Tier 2 titling:
Tier 3 titling:
The use of Tier 2 titles (e.g. APA Sports Physiotherapist) is exempt from prosecution under section 118 of the National Law (claims about specialist registration), only when used to highlight an area of practice for which the physiotherapist has received this qualification from the APA.
Acceptable Tier 2 example: Mr J Brown, APA Sports Physiotherapist.
Acceptable Tier 3 example: Ms P Smith, Specialist Musculoskeletal Physiotherapist (as awarded by the Australian College of Physiotherapists in 2008).
It is not acceptable to take or use Tier 2 titles when the physiotherapist knowingly or recklessly uses or takes the title in a way that indicates they are a specialist health practitioner, or authorised or qualified to practise in a recognised speciality. For example, when the physiotherapist also indicates that they ‘specialise’ in the area of practice or a specific aspect. See section 7.4 of the Board’s Guidelines for advertising regulated health services (advertising guidelines) for more information.
Example: Mr R Jones, specialist sports physiotherapist.
The National Law regulates the use of certain titles. Misuse of a protected title is an offence under this law.
The National Law allows for and protects specialist titles and endorsements (an endorsement on a practitioner’s registration indicates that the practitioner is qualified to engage, for example, in a wider scope of practice than other registrants).
A registered health practitioner who does not hold specialist registration may not use the title ‘specialist’, or through advertising or other means, present themselves to the public as holding specialist registration in a health profession.
More on the use of titles is detailed in the Board’s advertising guidelines. There is specific advice for physiotherapists about the use of qualifications in advertising. See Appendix 5 of the guidelines.
The Physiotherapy Board of Australia and the Physiotherapy Board of New Zealand are working together to establish shared practice threshold statements that describe the requirements of entry-level practice for the physiotherapy profession in the two countries.
New Zealand and Australia share a unique relationship via the Trans-Tasman Mutual Recognition Arrangement (TTMRA). Under the TTMRA, physiotherapists registered to practise in New Zealand are entitled to become registered to practise in Australia, and vice versa, without the need for further testing or examination.
The proposed physiotherapy practice thresholds, which describe entry-level competence for the physiotherapy profession, will confirm the necessary registration requirements of physiotherapists in one country, based on registration in the other. New threshold statements will replace the existing Australian Standards for Physiotherapy and the Physiotherapy Competencies for Physiotherapy Practice in New Zealand.
After extensive and broad-ranging consultation, the practice threshold statements will shortly be finalised and published for use.
Mr Bharath Devadas – permanently disqualified from applying for registration as a physiotherapist.
On 5 December 2014, the Board published an addendum to its original media release, as follows.
The tribunal handed down its reasons for its decision on 10 October 2014, finding unanimously that Mr Devadas’ conduct constituted professional misconduct. The tribunal recognised that the victim suffered greatly as a result of this crime, and that her anguish was compounded by a criminal trial, which was needed because Mr Devadas did not admit guilt.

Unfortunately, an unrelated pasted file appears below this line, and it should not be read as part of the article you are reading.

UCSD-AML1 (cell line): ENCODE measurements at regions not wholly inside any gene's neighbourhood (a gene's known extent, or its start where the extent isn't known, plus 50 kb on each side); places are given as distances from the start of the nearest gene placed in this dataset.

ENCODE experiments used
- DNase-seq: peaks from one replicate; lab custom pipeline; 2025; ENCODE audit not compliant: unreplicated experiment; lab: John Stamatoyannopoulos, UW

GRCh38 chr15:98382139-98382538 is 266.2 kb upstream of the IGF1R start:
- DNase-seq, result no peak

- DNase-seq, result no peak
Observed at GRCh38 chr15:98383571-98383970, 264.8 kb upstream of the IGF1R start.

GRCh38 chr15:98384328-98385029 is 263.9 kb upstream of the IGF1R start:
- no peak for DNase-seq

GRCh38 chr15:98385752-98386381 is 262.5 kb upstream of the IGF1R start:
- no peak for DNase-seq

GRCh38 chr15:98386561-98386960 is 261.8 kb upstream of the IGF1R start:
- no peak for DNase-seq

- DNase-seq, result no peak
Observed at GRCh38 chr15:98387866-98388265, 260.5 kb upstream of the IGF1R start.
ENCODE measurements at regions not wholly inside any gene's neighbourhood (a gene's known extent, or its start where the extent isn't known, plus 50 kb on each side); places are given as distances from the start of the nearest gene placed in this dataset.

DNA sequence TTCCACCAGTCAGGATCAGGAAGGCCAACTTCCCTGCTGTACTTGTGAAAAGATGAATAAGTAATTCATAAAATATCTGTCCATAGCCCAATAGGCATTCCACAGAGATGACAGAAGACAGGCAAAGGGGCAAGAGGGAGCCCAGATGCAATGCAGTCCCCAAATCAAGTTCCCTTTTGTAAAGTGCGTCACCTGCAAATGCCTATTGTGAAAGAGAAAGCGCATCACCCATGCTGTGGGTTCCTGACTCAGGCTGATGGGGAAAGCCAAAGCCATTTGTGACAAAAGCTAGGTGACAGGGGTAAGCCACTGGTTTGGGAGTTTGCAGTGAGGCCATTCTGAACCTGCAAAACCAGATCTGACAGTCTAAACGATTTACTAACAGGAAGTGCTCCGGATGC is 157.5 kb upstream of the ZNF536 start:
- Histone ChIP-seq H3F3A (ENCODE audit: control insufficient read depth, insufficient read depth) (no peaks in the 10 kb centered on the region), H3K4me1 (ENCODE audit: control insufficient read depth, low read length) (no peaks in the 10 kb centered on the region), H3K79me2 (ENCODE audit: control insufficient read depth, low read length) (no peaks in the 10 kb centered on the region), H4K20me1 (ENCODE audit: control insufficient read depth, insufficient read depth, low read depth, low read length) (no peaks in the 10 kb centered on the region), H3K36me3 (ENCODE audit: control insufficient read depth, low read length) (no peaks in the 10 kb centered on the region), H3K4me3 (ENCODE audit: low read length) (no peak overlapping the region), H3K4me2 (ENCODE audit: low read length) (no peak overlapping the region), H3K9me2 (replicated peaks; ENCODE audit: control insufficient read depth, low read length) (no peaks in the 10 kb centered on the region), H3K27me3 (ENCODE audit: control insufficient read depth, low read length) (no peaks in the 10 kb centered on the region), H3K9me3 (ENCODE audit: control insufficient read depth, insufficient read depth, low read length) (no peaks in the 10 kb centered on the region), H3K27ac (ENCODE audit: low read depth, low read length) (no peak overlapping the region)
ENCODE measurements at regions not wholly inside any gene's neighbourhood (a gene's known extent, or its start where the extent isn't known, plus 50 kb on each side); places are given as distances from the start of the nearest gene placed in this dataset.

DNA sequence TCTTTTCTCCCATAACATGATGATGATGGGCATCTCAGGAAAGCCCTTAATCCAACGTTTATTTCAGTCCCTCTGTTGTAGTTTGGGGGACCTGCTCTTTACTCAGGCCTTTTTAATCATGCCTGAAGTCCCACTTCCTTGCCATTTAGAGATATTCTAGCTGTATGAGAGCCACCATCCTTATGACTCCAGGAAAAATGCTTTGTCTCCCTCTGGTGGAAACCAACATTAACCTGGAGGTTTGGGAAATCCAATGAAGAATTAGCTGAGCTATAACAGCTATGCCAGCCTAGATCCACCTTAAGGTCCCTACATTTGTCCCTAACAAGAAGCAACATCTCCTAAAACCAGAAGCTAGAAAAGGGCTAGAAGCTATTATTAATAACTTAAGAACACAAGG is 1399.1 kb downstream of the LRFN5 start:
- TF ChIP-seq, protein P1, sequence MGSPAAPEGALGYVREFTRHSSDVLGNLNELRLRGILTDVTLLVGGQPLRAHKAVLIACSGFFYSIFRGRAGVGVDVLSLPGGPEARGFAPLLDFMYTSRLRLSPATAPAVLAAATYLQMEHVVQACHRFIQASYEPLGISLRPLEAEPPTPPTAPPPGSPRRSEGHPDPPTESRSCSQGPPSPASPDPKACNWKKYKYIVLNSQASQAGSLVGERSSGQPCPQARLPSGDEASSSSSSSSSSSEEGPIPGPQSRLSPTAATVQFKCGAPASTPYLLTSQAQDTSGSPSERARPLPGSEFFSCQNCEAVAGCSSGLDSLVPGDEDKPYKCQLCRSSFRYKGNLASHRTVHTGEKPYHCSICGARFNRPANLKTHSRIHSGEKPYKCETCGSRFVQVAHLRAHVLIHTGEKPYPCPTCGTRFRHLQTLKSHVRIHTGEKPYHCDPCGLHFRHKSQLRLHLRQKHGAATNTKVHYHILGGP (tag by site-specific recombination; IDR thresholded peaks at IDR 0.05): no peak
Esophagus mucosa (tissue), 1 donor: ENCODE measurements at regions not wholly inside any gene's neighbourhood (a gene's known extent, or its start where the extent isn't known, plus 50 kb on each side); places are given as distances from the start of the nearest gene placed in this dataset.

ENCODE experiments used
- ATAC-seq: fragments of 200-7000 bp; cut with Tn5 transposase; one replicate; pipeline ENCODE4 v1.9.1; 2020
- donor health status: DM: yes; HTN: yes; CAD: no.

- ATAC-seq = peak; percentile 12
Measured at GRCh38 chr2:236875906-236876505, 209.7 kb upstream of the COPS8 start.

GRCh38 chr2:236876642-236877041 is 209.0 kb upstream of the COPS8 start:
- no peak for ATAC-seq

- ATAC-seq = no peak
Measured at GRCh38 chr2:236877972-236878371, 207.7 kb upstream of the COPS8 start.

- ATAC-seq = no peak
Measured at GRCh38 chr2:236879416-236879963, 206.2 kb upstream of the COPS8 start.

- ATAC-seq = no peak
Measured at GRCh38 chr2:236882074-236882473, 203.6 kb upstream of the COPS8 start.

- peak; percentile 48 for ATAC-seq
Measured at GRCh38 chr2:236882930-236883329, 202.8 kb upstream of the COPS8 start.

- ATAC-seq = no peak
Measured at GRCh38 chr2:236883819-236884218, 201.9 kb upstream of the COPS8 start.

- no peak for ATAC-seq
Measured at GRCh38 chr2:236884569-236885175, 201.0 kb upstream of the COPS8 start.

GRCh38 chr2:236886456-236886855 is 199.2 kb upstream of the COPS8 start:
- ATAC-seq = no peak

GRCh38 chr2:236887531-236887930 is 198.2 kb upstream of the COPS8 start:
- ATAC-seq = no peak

The tribunal permanently disqualified Mr Devadas from registration because his conduct was so serious and inconsistent with what is expected of a physiotherapist.
The reasons for the decision are on the AustLII website.
The South Australian Health Practitioners Tribunal has ordered that physiotherapist Mr Bharath Devadas be permanently disqualified from applying for registration as a physiotherapist in Australia.
The Physiotherapy Board of Australia prosecuted its case against Mr Devadas in the tribunal, after he was convicted of rape in late 2012. When he was charged in 2011 and pending the tribunal hearing, the SA Board of the Physiotherapy Board of Australia had restricted Mr Devadas’ registration and prevented him from consulting with female patients.
Mr Devadas failed to appear at the tribunal hearing on 11 July 2014, and the tribunal ordered that the matter proceed ex parte.
The tribunal ordered the:
As of 4 February 2015, National Boards and AHPRA have implemented a new procedure for checking international criminal history to provide greater public protection. This new approach requires certain applicants and practitioners to apply for an international criminal history check from an AHPRA-approved supplier. This approach aligns our international criminal history checks (ICHC) with our domestic history checks and aims to be fair and reasonable for practitioners. It also provides the Australian community with greater assurance by implementing additional safeguards to manage risks to the public from someone’s international criminal history.
This approach was first announced in November last year, giving prospective applicants three months’ notice of the change, and time to understand the new requirements before they take effect.
The new process for checking international criminal history aims to strike a balance between public safety and regulatory burden for practitioners.
For more information, please read the media release on the Board’s website.